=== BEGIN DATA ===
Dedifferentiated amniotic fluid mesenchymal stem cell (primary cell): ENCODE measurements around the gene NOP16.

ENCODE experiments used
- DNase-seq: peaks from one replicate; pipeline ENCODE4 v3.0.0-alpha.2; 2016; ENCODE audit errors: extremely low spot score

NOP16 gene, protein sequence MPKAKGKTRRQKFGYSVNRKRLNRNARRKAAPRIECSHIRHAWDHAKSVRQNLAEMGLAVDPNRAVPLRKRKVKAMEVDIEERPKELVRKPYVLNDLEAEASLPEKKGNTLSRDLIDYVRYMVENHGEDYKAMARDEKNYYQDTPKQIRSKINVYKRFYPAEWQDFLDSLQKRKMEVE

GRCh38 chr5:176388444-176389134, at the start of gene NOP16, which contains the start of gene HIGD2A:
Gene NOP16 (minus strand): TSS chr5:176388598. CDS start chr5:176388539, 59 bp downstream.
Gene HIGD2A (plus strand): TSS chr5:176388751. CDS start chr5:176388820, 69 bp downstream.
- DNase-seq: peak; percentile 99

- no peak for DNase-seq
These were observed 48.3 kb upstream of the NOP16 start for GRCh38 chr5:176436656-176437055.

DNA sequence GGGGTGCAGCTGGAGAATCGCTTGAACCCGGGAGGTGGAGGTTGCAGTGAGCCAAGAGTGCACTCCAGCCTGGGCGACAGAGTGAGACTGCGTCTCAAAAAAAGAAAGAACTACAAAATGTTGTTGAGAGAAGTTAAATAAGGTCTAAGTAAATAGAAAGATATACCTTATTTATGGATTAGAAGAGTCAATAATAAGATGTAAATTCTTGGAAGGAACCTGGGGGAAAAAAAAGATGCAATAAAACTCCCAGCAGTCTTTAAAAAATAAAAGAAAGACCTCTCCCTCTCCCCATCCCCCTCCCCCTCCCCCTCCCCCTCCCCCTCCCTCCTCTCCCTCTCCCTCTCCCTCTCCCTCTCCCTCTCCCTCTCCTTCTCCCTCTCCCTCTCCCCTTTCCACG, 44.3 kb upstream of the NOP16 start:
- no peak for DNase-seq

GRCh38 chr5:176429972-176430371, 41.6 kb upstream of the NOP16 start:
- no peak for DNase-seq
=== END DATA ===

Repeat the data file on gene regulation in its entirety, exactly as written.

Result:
Dedifferentiated amniotic fluid mesenchymal stem cell (primary cell): ENCODE measurements around the gene NOP16.

ENCODE experiments used
- DNase-seq: peaks from one replicate; pipeline ENCODE4 v3.0.0-alpha.2; 2016; ENCODE audit errors: extremely low spot score

NOP16 gene, protein sequence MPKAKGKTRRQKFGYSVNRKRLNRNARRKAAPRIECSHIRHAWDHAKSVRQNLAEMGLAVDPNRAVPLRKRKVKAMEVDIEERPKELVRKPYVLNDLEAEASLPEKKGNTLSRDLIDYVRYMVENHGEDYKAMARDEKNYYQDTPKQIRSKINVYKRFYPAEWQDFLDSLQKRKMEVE

GRCh38 chr5:176388444-176389134, at the start of gene NOP16, which contains the start of gene HIGD2A:
Gene NOP16 (minus strand): TSS chr5:176388598. CDS start chr5:176388539, 59 bp downstream.
Gene HIGD2A (plus strand): TSS chr5:176388751. CDS start chr5:176388820, 69 bp downstream.
- DNase-seq: peak; percentile 99

- no peak for DNase-seq
These were observed 48.3 kb upstream of the NOP16 start for GRCh38 chr5:176436656-176437055.

DNA sequence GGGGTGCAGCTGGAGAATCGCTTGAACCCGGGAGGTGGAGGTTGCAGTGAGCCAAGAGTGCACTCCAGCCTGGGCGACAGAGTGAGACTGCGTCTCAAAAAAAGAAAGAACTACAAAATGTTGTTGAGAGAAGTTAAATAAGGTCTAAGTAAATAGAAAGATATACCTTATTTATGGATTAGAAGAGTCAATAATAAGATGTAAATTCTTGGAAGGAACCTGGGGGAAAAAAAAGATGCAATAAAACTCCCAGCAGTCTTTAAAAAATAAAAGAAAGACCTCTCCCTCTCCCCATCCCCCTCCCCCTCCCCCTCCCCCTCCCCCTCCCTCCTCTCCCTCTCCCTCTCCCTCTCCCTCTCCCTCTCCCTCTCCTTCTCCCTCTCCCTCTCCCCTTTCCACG, 44.3 kb upstream of the NOP16 start:
- no peak for DNase-seq

GRCh38 chr5:176429972-176430371, 41.6 kb upstream of the NOP16 start:
- no peak for DNase-seq